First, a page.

GM soybeans are losing their appeal for farmers in Latin America because of the intractable spread of herbicide-tolerant superweeds, according to former Dupont agronomist Alberto Bianchi.
Bianchi says the problem is compounded by the fact that the chemical industry, which produces GM crops and the agrochemicals they depend upon, has not come up with a herbicide with a new mode of action for 30 years. Many superweeds are already resistant to the older herbicides.
GMWatch was told by a chemical industry insider that there are no new herbicides in the pipeline either. So agro-industry and the farmers that have come to depend on it have lost the battle with superweeds for the foreseeable future.
Soybean cultivation is no longer easy, says agronomist
Agrolink (Brazil), June 5 2014
Rough English translation of Portuguese original by Google/GMWatch
Soybean remains the most prominent crop in Latin America, especially Brazil and Argentina. However, the crop may fail to generate billions of dollars in annual income and may cease to be competitive and attractive to farmers if there are new herbicides to combat the glyphosate-resistant superweeds.
This alert comes from the Argentine private consultant Alberto Bianchi, an agronomist who has worked for Dupont. He claims that soy has passed out of the "extreme simplicity for weed control" stage into a more complex stage, due to the "repeated use of pretty much the same product": glyphosate.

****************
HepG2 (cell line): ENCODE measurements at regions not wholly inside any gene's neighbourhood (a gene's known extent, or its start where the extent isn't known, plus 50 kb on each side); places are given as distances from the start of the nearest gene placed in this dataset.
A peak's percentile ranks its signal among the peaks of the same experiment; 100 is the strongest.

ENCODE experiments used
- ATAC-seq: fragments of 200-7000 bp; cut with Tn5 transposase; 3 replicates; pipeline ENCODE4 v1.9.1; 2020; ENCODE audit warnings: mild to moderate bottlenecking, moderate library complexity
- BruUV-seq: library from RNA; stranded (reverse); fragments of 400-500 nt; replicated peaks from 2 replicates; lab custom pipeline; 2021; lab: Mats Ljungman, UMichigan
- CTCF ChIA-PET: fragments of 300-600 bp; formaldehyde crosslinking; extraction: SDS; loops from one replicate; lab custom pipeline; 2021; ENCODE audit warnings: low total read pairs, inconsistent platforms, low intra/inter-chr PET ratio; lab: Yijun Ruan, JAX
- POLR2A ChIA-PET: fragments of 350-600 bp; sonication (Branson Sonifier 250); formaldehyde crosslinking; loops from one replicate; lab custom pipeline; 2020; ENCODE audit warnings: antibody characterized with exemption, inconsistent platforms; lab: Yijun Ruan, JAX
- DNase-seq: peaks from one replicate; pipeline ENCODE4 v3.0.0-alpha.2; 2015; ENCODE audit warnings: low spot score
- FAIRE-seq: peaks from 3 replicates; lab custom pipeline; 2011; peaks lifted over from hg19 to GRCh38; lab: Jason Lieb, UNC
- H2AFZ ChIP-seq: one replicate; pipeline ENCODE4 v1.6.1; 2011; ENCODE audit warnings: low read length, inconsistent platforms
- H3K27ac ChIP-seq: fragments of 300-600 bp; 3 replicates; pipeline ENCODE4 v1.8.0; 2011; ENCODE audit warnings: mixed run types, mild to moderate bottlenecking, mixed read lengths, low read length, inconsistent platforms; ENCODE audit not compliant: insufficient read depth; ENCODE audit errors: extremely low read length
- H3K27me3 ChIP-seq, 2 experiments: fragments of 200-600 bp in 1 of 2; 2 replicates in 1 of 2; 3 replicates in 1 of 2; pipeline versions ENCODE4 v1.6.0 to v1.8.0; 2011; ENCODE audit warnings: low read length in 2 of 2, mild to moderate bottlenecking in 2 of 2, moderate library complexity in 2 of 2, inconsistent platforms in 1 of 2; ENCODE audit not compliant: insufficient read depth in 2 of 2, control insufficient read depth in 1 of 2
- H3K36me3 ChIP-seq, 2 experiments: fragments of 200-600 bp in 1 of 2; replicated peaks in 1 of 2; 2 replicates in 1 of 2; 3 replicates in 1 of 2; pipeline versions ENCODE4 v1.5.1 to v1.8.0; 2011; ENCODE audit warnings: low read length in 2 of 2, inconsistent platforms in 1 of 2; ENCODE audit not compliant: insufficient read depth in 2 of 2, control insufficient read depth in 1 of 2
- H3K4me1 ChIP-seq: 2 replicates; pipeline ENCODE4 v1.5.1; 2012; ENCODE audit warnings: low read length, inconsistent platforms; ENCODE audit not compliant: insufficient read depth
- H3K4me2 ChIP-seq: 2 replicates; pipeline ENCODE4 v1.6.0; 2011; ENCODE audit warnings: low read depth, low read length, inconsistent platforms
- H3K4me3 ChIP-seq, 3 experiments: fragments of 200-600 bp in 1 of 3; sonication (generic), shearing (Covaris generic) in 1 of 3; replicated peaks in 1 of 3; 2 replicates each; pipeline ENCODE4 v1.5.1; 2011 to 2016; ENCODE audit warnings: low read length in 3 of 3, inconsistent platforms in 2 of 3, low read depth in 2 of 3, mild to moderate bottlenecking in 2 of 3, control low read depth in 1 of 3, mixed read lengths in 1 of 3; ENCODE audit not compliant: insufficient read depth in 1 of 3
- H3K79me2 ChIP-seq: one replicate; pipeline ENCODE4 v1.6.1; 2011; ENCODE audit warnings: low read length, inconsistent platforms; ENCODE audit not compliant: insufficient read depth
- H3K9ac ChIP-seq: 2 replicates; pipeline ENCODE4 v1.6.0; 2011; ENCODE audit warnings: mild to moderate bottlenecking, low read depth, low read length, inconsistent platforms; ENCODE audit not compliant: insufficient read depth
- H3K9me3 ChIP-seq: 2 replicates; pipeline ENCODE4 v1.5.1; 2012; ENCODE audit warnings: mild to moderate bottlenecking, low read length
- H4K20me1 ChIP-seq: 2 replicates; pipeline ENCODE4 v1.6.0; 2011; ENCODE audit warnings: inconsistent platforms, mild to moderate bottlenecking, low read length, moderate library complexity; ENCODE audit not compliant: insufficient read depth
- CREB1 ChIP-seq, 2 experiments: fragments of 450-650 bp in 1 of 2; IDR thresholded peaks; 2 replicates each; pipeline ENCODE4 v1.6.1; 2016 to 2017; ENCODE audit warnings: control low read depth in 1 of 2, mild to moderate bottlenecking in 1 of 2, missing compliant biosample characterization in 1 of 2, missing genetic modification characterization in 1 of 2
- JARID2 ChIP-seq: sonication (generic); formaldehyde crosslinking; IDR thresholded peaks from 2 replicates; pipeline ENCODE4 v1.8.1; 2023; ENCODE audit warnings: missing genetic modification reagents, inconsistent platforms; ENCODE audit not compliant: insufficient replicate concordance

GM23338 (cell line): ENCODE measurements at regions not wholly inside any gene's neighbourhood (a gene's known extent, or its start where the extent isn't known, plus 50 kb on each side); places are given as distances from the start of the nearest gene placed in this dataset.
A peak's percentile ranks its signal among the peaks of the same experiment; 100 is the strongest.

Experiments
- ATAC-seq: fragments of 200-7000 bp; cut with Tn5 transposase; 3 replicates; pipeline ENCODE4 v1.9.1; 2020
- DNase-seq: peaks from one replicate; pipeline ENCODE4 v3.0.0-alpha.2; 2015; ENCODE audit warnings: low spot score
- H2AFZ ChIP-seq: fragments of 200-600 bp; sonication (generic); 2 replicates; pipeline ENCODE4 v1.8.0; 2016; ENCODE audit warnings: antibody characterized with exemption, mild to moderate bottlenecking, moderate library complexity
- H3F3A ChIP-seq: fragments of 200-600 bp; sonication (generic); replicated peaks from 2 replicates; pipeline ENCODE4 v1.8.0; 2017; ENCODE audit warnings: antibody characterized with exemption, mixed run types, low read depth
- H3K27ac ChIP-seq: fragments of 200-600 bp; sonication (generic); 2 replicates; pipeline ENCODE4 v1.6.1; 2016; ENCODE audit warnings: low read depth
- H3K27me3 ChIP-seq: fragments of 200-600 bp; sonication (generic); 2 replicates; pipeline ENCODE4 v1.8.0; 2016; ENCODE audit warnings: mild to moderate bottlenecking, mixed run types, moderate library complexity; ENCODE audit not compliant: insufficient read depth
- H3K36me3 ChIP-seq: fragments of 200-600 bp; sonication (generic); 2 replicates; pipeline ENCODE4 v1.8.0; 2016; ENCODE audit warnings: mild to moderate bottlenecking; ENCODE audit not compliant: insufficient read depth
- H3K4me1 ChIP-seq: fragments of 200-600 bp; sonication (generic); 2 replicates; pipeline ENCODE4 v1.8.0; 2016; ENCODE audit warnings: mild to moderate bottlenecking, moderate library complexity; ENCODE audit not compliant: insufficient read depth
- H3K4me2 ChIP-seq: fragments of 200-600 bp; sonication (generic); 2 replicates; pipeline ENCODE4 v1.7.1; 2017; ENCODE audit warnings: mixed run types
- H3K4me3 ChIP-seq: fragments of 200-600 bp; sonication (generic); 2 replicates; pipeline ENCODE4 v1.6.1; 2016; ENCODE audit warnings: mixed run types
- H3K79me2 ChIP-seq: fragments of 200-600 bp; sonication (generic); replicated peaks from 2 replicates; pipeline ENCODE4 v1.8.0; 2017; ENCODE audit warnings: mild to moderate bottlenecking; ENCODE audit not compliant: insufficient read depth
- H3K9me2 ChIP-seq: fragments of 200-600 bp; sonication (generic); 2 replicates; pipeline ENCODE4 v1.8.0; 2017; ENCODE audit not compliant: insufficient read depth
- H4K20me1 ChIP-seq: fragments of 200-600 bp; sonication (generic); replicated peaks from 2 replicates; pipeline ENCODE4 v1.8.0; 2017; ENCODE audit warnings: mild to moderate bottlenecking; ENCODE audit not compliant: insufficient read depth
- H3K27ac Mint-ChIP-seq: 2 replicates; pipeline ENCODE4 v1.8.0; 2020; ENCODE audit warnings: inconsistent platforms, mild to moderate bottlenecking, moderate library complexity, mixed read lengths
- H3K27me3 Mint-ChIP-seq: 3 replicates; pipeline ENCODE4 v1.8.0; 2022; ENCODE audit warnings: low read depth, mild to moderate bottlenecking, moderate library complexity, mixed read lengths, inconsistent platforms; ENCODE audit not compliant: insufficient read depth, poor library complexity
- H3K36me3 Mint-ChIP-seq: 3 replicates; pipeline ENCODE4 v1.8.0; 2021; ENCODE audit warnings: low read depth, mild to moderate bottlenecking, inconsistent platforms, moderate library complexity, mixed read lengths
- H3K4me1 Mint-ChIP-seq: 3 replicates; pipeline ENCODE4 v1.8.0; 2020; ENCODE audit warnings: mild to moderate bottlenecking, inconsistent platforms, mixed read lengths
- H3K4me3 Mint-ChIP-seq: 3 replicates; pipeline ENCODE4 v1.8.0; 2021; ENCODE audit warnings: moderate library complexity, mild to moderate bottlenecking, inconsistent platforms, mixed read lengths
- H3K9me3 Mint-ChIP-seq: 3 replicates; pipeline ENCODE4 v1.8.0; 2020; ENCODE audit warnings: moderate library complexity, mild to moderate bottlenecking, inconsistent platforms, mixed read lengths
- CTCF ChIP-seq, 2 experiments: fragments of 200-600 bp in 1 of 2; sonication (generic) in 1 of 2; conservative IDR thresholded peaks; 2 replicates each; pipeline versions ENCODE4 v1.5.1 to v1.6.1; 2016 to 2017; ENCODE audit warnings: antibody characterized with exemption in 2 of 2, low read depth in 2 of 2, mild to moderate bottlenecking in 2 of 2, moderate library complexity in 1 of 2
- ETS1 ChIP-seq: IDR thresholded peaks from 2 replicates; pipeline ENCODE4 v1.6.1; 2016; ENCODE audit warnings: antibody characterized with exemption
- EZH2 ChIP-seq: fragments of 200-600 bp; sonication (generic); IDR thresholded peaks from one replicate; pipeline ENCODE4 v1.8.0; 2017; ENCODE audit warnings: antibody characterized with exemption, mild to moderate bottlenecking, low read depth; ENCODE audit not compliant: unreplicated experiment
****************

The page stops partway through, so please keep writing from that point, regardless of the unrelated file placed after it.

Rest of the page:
Thus according to him, in the last five years "there has been a violent spread of a great many species of [resistant superweeds], often types that plague large expanses of Argentina".
Since before the introduction of RR soybeans (Roundup Ready, from Monsanto) and until about four years ago, Bianchi says "one or two types of superweed were identified that were known (for being difficult to eliminate) and attracted the attention of the whole world." But "Now there is another group of threats" appearing in different regions of Argentina where the crop is cultivated, from the border with Bolivia to the south of Buenos Aires province, says the agronomist.
The expert says that the emergence of superweeds that are "very strong and resistant to glyphosate application" is seen in all regions, albeit with variations in type, and "this is a serious problem." "Without euphemisms," he said that today the situation is "worse than before" the introduction of GM soybean resistant to glyphosate, as the elimination of superweeds was more complex.
This is because, according to him, the fact that today "the superweeds are stronger than before" and some "are already resistant to herbicides that were used before," which limits the range of possible products to use.
For Bianchi, the other part of the problem lies in the fact that "the chemical industry, the generator of all of these technologies, has not launched a new herbicide with a new mode of action for almost 30 years"… so that "today we have to fight pests worse than 15 or 20 years ago, but with fewer weapons than we had before." The problem not only affects soybeans, says the consultant, but "other crops as well". However, "soybean is a major crop that occupies more than 20 million acres and draws attention from all over the world."